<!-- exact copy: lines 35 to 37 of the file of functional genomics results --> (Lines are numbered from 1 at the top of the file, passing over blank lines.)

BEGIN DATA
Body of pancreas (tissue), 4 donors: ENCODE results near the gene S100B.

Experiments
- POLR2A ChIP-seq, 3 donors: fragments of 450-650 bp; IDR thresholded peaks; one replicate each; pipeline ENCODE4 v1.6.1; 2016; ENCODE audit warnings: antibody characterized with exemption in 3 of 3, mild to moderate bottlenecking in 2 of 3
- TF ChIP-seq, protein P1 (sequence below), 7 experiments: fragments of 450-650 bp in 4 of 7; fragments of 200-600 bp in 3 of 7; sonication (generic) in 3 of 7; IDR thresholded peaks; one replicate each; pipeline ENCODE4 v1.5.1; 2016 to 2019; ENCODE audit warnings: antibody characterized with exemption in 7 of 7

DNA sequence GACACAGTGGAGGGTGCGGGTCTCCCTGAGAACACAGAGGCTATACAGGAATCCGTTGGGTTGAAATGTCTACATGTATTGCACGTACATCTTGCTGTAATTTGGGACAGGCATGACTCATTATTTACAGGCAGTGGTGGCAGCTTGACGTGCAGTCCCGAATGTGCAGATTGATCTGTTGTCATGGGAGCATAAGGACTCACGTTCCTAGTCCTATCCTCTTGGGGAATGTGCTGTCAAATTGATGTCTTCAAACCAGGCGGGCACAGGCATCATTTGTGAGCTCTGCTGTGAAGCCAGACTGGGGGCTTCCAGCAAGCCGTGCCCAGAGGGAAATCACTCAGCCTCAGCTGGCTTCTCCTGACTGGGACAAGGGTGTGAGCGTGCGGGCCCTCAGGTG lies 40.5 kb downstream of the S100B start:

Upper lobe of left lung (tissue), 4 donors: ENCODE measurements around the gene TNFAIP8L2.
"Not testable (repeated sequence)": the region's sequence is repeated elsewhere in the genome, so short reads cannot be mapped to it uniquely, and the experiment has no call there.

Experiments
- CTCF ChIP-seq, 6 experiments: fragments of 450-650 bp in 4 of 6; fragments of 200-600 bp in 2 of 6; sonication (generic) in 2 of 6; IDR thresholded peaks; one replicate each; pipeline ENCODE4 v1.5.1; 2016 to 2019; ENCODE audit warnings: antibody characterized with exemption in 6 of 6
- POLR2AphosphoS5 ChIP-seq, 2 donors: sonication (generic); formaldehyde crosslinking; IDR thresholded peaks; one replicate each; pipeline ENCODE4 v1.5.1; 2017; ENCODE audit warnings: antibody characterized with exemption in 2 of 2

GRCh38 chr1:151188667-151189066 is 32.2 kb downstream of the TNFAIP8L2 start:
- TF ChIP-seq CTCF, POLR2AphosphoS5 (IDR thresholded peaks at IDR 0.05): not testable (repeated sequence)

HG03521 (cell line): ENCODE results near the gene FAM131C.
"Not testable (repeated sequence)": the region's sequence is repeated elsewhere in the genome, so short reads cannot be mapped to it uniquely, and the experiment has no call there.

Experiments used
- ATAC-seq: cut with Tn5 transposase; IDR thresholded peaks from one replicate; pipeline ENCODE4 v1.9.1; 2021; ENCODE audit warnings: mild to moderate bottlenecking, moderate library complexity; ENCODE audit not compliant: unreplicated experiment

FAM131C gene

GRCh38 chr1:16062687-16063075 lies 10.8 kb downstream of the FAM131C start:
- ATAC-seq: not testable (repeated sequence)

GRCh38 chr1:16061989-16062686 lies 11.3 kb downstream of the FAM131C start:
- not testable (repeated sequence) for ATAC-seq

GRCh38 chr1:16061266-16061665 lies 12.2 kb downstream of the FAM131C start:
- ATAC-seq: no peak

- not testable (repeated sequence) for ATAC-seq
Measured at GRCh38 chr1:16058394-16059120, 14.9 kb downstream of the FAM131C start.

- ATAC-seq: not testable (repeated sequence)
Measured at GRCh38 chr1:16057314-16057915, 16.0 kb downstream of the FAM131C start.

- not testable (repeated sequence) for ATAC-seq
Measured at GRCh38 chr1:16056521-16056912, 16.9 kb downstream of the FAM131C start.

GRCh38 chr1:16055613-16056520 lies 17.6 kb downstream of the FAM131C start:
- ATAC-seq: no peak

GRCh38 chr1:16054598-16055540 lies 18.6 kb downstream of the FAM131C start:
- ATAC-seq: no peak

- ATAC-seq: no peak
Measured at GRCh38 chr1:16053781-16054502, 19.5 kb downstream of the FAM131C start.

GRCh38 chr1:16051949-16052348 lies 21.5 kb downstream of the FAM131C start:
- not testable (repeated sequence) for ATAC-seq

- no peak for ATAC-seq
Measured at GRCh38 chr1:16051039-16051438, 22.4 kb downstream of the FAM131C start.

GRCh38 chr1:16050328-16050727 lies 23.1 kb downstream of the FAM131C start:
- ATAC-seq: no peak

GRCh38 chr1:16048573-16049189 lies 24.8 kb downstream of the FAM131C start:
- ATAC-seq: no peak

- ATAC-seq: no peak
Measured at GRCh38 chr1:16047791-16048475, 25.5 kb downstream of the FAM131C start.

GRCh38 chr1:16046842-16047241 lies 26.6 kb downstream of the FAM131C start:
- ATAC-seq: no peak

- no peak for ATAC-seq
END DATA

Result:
Measured at GRCh38 chr1:16053781-16054502, 19.5 kb downstream of the FAM131C start.

GRCh38 chr1:16051949-16052348 lies 21.5 kb downstream of the FAM131C start:
- not testable (repeated sequence) for ATAC-seq